|Publication number||US4884172 A|
|Application number||US 07/297,028|
|Publication date||Nov 28, 1989|
|Filing date||Jan 17, 1989|
|Priority date||Jan 17, 1989|
|Publication number||07297028, 297028, US 4884172 A, US 4884172A, US-A-4884172, US4884172 A, US4884172A|
|Inventors||James W. Walker|
|Original Assignee||Walker James W|
|Export Citation||BiBTeX, EndNote, RefMan|
|Patent Citations (6), Referenced by (5), Classifications (7), Legal Events (4)|
|External Links: USPTO, USPTO Assignment, Espacenet|
The present invention is directed to an automotive safety device for side lighting and more particularly to a detachable device which reflects light from one of the headlights of an automobile for providing light along the side of the vehicle for tire changing and other safety uses.
When changing an automobile tire at night or installing snow chains, portable stand-alone lanterns or flashlights are commonly used. Unfortunately these may be inadvertently left at home, used for other purposes and removed from the automobile, or rely on an uncertain storage battery.
U.S. Pat. No. 1,716,938 granted to Lee Barton Williams in 1929 does show a permanently built-in device on stand-alone headlights of an antique automobile which reflects light rays rearwardly along the sides of the vehicle. While perhaps illuminating the rear tire wells for tire changing, the main object of the device is to eliminate "any danger of the driver ditching the vehicle on passing the vehicle moving in the opposite direction" and reading "house numbers". There is no illumination of the front tire well of the automobile. And of course Williams is applicable only to modification of an antique stand-alone headlight and the concept could not be readily applied to modern day automobiles.
It is therefore a general object of the present invention to provide an improved apparatus for automotive safety along with a process therefor.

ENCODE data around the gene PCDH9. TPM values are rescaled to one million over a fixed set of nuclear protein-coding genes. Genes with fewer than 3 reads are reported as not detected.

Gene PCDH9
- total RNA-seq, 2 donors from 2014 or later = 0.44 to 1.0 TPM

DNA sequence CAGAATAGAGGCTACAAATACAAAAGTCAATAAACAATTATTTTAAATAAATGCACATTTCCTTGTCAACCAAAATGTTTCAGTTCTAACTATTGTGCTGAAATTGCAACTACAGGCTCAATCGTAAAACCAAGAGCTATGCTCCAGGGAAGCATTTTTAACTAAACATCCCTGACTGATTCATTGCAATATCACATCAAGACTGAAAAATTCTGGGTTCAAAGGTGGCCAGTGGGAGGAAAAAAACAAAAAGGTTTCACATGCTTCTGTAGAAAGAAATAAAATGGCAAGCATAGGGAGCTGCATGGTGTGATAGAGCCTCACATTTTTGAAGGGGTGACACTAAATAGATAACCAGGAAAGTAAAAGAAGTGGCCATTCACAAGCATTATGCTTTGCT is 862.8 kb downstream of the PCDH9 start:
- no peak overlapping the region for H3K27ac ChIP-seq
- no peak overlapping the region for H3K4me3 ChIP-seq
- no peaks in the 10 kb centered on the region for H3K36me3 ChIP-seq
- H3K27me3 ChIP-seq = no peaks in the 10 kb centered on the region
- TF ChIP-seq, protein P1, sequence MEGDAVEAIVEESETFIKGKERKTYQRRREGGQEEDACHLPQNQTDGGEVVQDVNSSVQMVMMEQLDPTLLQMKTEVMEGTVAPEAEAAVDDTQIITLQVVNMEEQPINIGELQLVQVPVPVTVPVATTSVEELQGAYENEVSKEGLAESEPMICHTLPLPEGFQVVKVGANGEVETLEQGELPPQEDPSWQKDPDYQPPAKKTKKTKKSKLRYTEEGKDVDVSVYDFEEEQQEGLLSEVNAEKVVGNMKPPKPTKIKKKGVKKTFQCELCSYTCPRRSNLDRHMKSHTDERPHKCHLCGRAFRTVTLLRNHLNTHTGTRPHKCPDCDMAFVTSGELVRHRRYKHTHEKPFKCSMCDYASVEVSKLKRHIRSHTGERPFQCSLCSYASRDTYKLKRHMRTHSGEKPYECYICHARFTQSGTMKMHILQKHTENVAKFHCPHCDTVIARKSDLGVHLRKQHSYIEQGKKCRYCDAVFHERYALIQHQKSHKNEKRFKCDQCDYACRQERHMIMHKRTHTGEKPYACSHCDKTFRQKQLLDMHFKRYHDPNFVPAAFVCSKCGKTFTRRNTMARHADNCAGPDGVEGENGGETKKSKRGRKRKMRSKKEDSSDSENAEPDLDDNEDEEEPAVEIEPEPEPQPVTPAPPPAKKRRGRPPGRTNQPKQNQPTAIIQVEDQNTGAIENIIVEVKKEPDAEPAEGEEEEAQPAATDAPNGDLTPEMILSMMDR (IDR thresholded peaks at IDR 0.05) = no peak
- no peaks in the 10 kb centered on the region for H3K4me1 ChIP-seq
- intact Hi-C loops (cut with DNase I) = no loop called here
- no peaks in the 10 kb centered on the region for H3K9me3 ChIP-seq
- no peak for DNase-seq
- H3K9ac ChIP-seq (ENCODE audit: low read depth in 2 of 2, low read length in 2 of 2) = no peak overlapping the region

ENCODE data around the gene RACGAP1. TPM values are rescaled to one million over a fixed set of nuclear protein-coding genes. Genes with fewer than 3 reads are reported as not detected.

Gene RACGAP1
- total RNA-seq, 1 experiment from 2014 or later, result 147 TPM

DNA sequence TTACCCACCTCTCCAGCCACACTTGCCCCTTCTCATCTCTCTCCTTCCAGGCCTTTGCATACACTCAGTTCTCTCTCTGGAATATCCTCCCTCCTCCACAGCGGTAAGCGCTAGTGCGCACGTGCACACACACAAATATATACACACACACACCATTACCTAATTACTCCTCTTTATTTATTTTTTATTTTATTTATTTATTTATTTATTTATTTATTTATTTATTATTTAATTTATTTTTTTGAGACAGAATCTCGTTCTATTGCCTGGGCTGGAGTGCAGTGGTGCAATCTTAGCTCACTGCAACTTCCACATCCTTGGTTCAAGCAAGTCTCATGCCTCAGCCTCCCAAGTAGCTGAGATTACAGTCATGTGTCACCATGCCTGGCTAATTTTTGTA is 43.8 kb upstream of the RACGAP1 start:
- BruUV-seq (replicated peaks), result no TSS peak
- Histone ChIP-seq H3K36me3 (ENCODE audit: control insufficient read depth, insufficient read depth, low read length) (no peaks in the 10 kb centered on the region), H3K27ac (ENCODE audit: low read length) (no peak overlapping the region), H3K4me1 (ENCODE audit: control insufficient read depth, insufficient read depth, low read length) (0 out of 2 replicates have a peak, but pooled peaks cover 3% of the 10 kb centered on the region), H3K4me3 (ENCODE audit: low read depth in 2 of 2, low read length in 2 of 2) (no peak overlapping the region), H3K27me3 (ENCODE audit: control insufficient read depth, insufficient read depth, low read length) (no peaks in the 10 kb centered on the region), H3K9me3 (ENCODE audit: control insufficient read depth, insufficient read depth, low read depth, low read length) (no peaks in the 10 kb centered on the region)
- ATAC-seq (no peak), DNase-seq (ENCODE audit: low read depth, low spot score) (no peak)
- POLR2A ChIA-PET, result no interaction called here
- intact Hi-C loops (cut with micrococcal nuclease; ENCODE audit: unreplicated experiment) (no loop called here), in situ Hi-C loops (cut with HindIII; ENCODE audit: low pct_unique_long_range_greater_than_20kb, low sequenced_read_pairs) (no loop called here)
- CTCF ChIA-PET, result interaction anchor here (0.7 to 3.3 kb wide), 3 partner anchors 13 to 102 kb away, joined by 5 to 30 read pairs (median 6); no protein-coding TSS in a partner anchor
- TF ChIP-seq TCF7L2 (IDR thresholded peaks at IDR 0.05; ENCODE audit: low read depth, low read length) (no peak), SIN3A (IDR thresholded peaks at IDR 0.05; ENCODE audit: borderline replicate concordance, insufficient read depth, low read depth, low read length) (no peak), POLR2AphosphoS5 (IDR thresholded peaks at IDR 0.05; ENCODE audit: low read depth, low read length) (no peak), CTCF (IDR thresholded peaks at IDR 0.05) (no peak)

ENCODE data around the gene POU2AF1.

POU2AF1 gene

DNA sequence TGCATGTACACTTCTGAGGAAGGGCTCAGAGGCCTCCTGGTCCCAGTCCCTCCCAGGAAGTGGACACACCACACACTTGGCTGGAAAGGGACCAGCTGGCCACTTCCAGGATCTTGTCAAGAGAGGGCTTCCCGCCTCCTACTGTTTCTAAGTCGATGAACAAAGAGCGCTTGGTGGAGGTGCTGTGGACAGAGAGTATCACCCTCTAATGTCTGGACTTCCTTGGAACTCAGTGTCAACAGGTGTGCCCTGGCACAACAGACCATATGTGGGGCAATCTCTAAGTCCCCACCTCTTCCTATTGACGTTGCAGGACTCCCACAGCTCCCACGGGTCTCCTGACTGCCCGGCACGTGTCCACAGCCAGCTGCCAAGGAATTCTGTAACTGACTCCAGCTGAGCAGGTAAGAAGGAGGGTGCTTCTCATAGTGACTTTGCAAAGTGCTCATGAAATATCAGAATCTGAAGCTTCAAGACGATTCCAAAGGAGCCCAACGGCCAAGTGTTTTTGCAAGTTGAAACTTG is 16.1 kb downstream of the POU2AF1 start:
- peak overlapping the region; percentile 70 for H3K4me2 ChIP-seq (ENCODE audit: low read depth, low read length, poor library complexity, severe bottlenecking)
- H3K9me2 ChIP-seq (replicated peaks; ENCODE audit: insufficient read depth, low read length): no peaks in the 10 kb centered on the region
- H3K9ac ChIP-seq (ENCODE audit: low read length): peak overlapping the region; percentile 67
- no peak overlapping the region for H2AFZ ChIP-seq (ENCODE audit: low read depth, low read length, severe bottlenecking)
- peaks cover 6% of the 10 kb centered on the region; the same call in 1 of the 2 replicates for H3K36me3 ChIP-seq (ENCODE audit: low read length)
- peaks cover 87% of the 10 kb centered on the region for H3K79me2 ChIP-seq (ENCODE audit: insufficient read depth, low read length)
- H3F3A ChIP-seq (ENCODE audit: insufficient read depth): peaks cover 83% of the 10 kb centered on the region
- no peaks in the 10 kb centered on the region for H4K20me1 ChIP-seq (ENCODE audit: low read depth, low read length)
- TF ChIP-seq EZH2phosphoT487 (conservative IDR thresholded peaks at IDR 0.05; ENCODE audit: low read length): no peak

In accordance with the above object there is provided an automotive safety device for use with a vehicle having a front with peripheral headlights and a side surface with wheel wells. An elongated flexible strip with two ends and having a width substantially the same as the height dimension of the headlight is provided. Means are provided for removably attaching the strip to the vehicle, including first means for positioning one end of the strip opposite the headlight and offset therefrom and second means for removably attaching the other end of the strip to the side of the vehicle and offset therefrom. This provides a curved or wraparound strip which reflects light from the headlight rearwardly along the side of the vehicle to illuminate at least one of the wheel wells.
From a process point of view the invention includes the steps of providing the temporary attachment means and then locating the strip on the vehicle to provide a wraparound for effective reflection.
FIG. 1 is a top view of a portion of an automobile showing the invention removably attached thereto.
FIG. 2 is a cross-sectional view reduced in size substantially along the line 2--2 of FIG. 1.
FIG. 3 is a front view of a portion of FIG. 1.
FIG. 4 is a cross-sectional view taken substantially along the line 4--4 of FIG. 1.
FIG. 1 illustrates an elongated flexible reflective strip 10 for reflecting light from a forward facing headlight 11 of a vehicle 12 back along the side 13 of the vehicle to provide sufficient light for emergency repairs, tire changes or other auxiliary uses. For example, a tire well 14 is shown containing a tire 14'.
At least the inner surface 16 of the strip 10 is reflective and, as illustrated by the beam paths, for example 17 and 18, reflects light from headlight 11 along the side 13 of automobile 12. The present invention of course has application to any type of vehicle with suitably mounted peripheral headlights 11.
Flexible strip 10, for example, may be constructed of a double layer with the outside layer 17 being of a fairly durable plastic and the inner layer 16, which is reflective, of material such as Mylar. Typical dimensions are 8 inches by 30 inches. The height dimension is thus substantially similar to that of a headlight 11 to provide for effective reflection.